There are definitely some surprises. There are some big rock songs on the album but at the same time it’s not the heavy screaming side of stuff which Sinners had a couple of. It’s more an album I think anyone can get into. The songs were absolutely torn apart, every single one, we spent so much time on them. This time we spent weeks and weeks and weeks tearing apart each song and we had them demoed and we just listened to them over and over and even after we thought they were to the best of our ability we then went into the studio with Neal Avron, who’s one of the best producers of all time and such a pleasure to work with, then he even tore apart our songs and said “that bit is the best it can be, but going into the second verse it could be better” and stuff like that. He would leave us and we would get on with it for an hour and think “how can we make this better?” and he would come back in and say “yeah, you’ve nailed it that song is much better “. I think it’s just an album of well written songs from start to finish there’s no filler in there.

If you’re a fan of You Me At Six already then you’re definitely going to love the album, it’ll probably be your favourite one so far. We’re all just really excited to get it out.

Are there any surprise collaborations in this one too?

No, it’s all us this time it’s no one but us and we’re really excited about that. We’ve done the collaborations thing before and it was spoken about but no one that popped up we were incredibly eager to work with so I think we just thought “it’s not really needed”. This album is all about us really.

You’re supporting 30 Seconds to Mars soon does supporting bands with large fan bases help You Me At Six?

I think it’s going to really help especially in Europe. We’re going to places we’ve never played before like Lisbon and Milan and the first time we’re going there we’re playing to huge arenas so I think it’s a great platform for our band and radio stations in places of the world that’s never played us, like Norway, are playing ‘Lived A Lie’ and we’ve been able to turn around and say we’re going on tour with 30 Seconds to Mars we’re playing this huge arena on this date and they’re going  “that’s incredible we’ll play your song on the radio.” I think actually playing the shows is going to give us a huge leap in Europe and also we get to come back and play a tour in the UK without having the pressure of headlining.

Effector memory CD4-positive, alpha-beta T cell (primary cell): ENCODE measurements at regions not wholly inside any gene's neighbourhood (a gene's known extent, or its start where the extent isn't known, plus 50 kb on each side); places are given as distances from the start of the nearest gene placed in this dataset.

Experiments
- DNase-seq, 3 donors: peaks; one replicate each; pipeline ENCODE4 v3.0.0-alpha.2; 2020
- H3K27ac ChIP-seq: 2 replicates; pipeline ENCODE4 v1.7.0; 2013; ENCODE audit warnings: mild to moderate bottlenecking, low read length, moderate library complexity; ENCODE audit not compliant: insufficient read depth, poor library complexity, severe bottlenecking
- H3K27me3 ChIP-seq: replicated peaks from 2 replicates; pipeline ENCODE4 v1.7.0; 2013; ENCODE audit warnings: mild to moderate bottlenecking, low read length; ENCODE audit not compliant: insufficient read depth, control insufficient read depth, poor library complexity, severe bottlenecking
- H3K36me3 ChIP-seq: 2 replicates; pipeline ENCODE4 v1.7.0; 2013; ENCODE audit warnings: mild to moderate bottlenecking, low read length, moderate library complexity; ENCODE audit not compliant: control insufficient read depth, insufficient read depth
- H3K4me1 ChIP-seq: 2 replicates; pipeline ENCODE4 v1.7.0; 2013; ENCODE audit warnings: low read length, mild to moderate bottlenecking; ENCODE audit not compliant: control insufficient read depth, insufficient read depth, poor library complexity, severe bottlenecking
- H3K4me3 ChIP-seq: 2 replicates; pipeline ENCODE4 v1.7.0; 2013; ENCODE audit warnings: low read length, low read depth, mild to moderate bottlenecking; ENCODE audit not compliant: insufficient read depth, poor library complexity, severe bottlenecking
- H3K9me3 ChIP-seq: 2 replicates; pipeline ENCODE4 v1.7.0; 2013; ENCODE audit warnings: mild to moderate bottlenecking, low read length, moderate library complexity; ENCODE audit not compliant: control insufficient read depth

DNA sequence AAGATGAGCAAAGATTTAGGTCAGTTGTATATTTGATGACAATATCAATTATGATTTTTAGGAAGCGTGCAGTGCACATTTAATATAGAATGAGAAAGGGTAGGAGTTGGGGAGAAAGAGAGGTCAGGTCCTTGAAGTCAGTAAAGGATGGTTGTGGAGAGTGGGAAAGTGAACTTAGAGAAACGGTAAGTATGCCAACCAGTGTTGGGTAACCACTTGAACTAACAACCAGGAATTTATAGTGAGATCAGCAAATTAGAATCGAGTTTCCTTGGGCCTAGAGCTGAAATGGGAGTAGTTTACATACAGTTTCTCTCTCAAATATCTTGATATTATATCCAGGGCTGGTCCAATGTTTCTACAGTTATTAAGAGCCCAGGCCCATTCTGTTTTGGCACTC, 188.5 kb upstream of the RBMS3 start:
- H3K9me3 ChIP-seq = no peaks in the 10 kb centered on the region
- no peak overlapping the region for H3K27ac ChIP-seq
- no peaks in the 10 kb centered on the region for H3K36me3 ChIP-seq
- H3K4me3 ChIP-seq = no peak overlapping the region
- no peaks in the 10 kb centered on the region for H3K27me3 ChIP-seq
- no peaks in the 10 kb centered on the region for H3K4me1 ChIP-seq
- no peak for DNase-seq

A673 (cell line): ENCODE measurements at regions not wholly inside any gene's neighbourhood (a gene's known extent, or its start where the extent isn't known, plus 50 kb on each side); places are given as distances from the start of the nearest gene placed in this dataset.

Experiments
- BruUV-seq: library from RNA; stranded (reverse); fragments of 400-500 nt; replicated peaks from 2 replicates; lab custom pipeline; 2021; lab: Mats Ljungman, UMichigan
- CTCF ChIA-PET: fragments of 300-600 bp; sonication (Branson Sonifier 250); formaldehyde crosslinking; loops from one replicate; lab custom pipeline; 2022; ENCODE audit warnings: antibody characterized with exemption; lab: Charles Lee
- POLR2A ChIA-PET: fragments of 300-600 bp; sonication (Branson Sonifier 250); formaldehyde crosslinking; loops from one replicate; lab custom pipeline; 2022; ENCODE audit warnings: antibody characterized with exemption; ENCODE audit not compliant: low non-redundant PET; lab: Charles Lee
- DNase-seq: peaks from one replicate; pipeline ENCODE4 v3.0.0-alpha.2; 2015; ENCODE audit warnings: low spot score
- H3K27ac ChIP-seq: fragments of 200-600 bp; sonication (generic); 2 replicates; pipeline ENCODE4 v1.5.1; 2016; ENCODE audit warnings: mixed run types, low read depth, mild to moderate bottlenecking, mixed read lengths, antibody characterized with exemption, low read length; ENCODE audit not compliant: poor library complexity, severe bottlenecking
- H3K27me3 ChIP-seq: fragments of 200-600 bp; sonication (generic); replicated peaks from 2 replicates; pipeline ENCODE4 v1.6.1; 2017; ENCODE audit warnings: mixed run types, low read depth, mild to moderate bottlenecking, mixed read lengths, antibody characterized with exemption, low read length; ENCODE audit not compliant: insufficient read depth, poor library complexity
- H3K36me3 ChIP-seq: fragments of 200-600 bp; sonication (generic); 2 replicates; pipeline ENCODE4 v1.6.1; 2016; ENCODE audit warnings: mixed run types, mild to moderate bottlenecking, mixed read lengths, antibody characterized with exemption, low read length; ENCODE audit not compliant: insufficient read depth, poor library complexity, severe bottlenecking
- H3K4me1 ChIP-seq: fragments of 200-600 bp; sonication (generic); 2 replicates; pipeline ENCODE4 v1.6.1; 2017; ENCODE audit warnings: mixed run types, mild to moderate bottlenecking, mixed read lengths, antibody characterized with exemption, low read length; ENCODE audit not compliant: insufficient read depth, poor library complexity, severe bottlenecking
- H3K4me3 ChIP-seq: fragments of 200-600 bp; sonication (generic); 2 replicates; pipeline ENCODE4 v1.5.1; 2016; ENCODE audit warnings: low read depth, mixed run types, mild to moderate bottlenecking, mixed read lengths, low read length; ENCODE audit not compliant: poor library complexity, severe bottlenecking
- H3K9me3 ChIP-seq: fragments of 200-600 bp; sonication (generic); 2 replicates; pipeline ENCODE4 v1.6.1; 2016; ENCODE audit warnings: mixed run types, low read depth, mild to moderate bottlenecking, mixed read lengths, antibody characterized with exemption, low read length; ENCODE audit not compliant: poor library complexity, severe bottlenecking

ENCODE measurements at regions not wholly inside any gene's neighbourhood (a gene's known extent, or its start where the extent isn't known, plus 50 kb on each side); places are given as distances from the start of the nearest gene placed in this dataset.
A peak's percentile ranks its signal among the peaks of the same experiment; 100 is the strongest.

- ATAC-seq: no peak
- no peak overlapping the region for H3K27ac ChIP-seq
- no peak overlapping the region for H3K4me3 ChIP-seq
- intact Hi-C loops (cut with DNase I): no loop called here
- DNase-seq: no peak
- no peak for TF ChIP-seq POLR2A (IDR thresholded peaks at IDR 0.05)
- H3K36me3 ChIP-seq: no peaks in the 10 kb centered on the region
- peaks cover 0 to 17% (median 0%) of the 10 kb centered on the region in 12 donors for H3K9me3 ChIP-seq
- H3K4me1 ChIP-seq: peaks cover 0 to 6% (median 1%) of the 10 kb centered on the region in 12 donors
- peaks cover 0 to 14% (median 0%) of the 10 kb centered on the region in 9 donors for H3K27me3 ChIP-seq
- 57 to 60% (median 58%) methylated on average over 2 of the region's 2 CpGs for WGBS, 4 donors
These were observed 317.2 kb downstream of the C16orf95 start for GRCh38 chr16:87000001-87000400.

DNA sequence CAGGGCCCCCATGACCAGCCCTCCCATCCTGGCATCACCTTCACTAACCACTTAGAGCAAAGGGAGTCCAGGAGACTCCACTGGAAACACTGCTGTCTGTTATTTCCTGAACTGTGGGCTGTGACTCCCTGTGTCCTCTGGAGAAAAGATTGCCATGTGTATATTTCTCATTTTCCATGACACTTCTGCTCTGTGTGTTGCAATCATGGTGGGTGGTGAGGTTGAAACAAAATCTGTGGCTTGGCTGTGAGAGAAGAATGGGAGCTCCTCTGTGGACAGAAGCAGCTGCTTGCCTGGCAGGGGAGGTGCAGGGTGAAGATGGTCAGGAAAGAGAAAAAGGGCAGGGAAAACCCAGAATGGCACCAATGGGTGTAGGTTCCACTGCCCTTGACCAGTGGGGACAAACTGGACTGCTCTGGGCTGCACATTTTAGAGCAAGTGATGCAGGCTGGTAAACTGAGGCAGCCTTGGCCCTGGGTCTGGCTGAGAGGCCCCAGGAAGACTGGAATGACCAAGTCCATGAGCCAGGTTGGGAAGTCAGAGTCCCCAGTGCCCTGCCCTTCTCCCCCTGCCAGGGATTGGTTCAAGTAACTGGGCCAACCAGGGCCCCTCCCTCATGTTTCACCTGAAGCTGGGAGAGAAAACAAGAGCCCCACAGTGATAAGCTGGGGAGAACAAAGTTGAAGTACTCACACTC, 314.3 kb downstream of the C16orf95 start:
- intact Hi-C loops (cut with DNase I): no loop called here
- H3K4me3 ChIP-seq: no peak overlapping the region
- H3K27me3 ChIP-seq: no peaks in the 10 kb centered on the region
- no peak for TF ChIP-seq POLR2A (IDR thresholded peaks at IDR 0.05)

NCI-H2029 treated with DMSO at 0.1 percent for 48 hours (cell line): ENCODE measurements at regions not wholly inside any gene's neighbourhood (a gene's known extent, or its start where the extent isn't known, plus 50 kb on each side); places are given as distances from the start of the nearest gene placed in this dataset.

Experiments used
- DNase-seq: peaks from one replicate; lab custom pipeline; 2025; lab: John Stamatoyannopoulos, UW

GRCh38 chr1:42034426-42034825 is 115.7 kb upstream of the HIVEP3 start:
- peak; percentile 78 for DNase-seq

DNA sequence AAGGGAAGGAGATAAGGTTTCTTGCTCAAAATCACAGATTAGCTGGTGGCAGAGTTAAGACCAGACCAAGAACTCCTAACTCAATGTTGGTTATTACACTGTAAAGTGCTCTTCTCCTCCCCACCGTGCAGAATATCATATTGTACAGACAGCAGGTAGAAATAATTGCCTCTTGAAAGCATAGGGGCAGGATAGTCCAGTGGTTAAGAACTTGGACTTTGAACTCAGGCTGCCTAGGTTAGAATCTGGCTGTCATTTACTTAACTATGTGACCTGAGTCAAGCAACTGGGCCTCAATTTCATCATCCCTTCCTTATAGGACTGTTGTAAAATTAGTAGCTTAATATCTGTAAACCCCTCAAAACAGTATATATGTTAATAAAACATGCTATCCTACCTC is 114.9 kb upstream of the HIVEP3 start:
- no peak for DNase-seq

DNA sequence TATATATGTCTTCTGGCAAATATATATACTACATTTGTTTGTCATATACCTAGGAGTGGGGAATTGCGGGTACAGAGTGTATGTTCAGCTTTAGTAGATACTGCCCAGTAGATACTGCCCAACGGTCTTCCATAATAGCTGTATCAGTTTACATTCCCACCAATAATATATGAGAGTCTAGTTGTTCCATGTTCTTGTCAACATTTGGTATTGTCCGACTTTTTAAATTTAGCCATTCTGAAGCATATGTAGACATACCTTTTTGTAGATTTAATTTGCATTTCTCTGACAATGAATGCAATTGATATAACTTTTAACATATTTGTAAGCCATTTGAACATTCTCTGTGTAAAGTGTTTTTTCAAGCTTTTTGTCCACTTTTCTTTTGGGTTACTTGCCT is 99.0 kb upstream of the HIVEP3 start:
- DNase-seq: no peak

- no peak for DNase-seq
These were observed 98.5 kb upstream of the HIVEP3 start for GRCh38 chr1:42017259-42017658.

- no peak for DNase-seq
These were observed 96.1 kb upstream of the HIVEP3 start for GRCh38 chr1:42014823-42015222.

We should hopefully have  another song out by the time we play in the UK which means we’ll be playing a couple of new songs and we get to sort of road test those and see how fans are reacting to those without having that pressure of trying to actually sell tickets ourselves and headlining. It’s a great way to end the year and a good set up for the album and then after it comes out next January I’m sure we’ll just be focussing on headlining ourselves.

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The Gaslight Anthem – Old Haunts

A cherry bomb, you are a mystery
Exploded, sparkling quiet nights
My teenage heart packed all my misery, baby
To fingertips that might ignite
And all along you knew my story, didn’t you
And all night long I carried yours
Your blood was mixed wine and robbery, baby
And left us always wanting more

So don’t sing me your songs about the good times
Those days are gone and you should just let them go
And God help the man who says
If you’d have known me when
Old haunts are for forgotten ghosts
Old haunts are for forgotten ghosts

Cherry bomb, your love is surgery
Removing what you don’t regard
And every breath felt like a funeral, baby
While you were packing up your car
And with the window down
I hear your tired mouth
You borrowed everything
And wore all your old welcomes out
And shame on you, my love
You sold your youth away
Memories are sinking ships
That never would be saved

So don’t sing me your songs about the good times
Those days are gone and you should just let them go
And God help the man who says
If you’d have known me when
Old haunts are for forgotten ghosts
Old haunts are for forgotten ghosts

And shame, shame, shame, shame on you
You kept your mind and heart and youth
Just like a tomb
And shame, shame, shame, shame on you
You kept your mind and heart and youth
Just like a tomb

And don’t sing me your songs about the good times
Those days are gone and you should just let them go
So God help the man who says
If you’d have known me when
Old haunts are for all those ghosts
And don’t sing me your songs about the good times
Those days are gone and you should just let them go
And God help the man who says
If you’d have known me when
God help the man who says
If you’d have known me when
God help this man who says
My baby, if you’d have known me when
Old haunts are all we’ve ever known

INTERVIEW: Knock On Effect

Knock On Effect is taking the music scene by storm after the release of their first EP Jump the Gun with the band performing better than ever.

L-R: Liam Bryce, Scott Lever and Scott Beaton

L-R: Liam Bryce, Scott Lever and Scott Beaton